Five Tips for Classic Car Investors

five tips for classic car investors
26 Sep 2016

Many people will dream of purchasing a car that increases in value over time, so that when the day comes to say goodbye to their cherished vehicle, they get more back than they originally paid for it. While the idea sounds unrealistic, it might not be as far-fetched as you think.

After the recession in 2008, traditional investments have failed to recover to the levels they were at prior to the financial crisis. With investors looking to make a quick buck, many have chosen to invest in classic cars, as their prices have risen sharply over the past decade. In 2015, classic cars raced past art, wine and diamonds to become the best-performing collectable investment of the year.

With prices showing no signs of falling, we’ve created a beginners guide for those considering investing in a classic car. Whilst some of the tips might sound like common sense, a bad car purchase is an expensive mistake. Therefore, it’s essential to follow some basic guidelines when buying a classic car.

black austin healy classic car

Set a budget

When buying a classic car, it’s easy to get caught up in the moment and purchase something you can’t afford. To eliminate this risk, set an upfront budget and stick to it.

Your initial budget needs to factor in the additional expenses that come with purchasing a classic car. For example, you should expect to pay 20-30 per cent of the purchase price in the first year on maintenance and basic repairs. Whilst this might sound expensive, you’re effectively futureproofing your classic car, which should give your vehicle a higher resale value when you decide to cash it in.

Other things to factor into your budget include a pre-purchase inspection by a mechanic, vehicle history checks and registration fees. In addition, you will need to tax your vehicle and purchase both car insurance and breakdown cover. If applicable, you might be required to pay auction, transport and storage fees.

After deducting the above fees from your initial budget, put aside an additional 10 per cent as a contingency, because unexpected costs can quickly add up. The remaining amount is what you can afford to invest in a classic.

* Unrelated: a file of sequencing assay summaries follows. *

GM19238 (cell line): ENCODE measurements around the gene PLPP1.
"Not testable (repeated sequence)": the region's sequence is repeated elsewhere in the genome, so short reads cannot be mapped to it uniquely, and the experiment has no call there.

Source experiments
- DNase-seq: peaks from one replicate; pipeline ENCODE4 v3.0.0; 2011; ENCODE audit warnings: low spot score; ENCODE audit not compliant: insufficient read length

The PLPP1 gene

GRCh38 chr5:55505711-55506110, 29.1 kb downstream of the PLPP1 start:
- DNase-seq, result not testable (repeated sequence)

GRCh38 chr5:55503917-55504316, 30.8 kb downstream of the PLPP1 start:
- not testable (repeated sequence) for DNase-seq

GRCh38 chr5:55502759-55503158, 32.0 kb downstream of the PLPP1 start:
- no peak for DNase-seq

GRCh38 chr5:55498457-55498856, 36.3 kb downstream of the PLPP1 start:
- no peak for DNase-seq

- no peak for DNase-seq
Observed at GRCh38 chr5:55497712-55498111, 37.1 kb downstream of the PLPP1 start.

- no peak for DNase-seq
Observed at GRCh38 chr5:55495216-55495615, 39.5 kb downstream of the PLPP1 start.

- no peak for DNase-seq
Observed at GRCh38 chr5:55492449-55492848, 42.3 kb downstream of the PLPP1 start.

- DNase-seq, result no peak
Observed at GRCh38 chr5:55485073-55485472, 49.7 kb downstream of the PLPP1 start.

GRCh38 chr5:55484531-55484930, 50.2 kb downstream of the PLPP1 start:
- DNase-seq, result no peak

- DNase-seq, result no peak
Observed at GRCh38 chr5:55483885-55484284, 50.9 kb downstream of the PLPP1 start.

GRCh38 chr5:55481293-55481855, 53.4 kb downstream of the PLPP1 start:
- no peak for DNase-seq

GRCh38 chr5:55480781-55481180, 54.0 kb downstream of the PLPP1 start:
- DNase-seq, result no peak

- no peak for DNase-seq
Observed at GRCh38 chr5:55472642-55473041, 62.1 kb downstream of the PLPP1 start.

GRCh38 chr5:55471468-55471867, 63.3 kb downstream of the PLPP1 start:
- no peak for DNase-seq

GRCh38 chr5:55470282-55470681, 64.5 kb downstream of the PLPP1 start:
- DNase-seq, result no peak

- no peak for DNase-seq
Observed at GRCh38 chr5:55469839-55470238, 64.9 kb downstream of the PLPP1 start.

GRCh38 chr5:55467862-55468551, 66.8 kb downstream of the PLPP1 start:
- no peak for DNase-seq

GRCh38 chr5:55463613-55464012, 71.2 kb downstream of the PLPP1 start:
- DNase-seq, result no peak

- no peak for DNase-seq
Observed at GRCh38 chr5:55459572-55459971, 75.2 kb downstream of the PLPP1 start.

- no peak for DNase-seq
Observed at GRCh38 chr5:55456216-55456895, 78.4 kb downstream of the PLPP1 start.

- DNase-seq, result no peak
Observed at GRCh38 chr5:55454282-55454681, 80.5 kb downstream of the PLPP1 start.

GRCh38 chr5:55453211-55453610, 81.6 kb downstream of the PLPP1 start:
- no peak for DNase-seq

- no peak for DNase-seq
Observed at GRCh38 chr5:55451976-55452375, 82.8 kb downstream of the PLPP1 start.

Don’t buy the first car you see

Over the years, we’ve all been guilty of this. However, when it comes to high-end purchases, these mistakes can cost you thousands, so make sure you shop around. There’s no worse feeling than finding a classic that is cheaper, in better condition and has all the relevant documentation, plus lower mileage than the vehicle you’ve just bought.


Where to buy

Google is the ideal starting point to determine the different makes and models that fall into your price range. Once you know what car you would like to purchase, you can either buy through a dealer or privately.

Purchasing through a dealership is the safest and simplest way to guarantee you’re buying a good quality car, but you will pay a premium for this added security. If you’re after a bargain, purchase your classic car privately. However, make sure you research the vehicle thoroughly before purchasing. Don’t rule out buying at auction either. It’s not as risky as you might think, and there are often some real bargains to be had.


Inspect the car

Under no circumstances should you purchase a classic car that you have never physically seen. If you’re unable to carry out a pre-purchase inspection, hire a mechanic or an inspection service to give the car a basic check. Whilst this will be an additional expense, it can save you a lot of time and money in the long run.

When you’re inspecting the car, the main things to look out for are damage to the chassis, along with signs of rust. Whilst the odd bubble or two shouldn’t be too expensive to repair, if there’s a significant amount of rust on the vehicle, it’s probably best to walk away.

triumph spitfire

Research the car thoroughly

Once you’ve identified the vehicle you would like to buy, make sure you check its service history. Purchasing a car without paperwork is a major gamble as records generally reveal any underlying issues with the vehicle. Ideally, you want to be given a folder full of invoices, old MOTs, expired tax discs, along with a full list of repair and maintenance records. A well-documented classic will add significant value to your vehicle when you decide to part ways with it.

After analysing the documentation that comes with the vehicle, it’s worth paying for a private history check, which will cost you roughly £20. The check will reveal if the car has been reported stolen, has previously been in a serious accident, is displaying the correct mileage and if it has previously been written off. If the private history check reveals some discrepancies, you can pay an additional £100-200 for a full independent report.

If a couple of minor details don’t match, ask the seller to explain why. Whilst it might be a genuine mistake, if you suspect the seller provided false information on purpose, then you shouldn’t purchase the vehicle.

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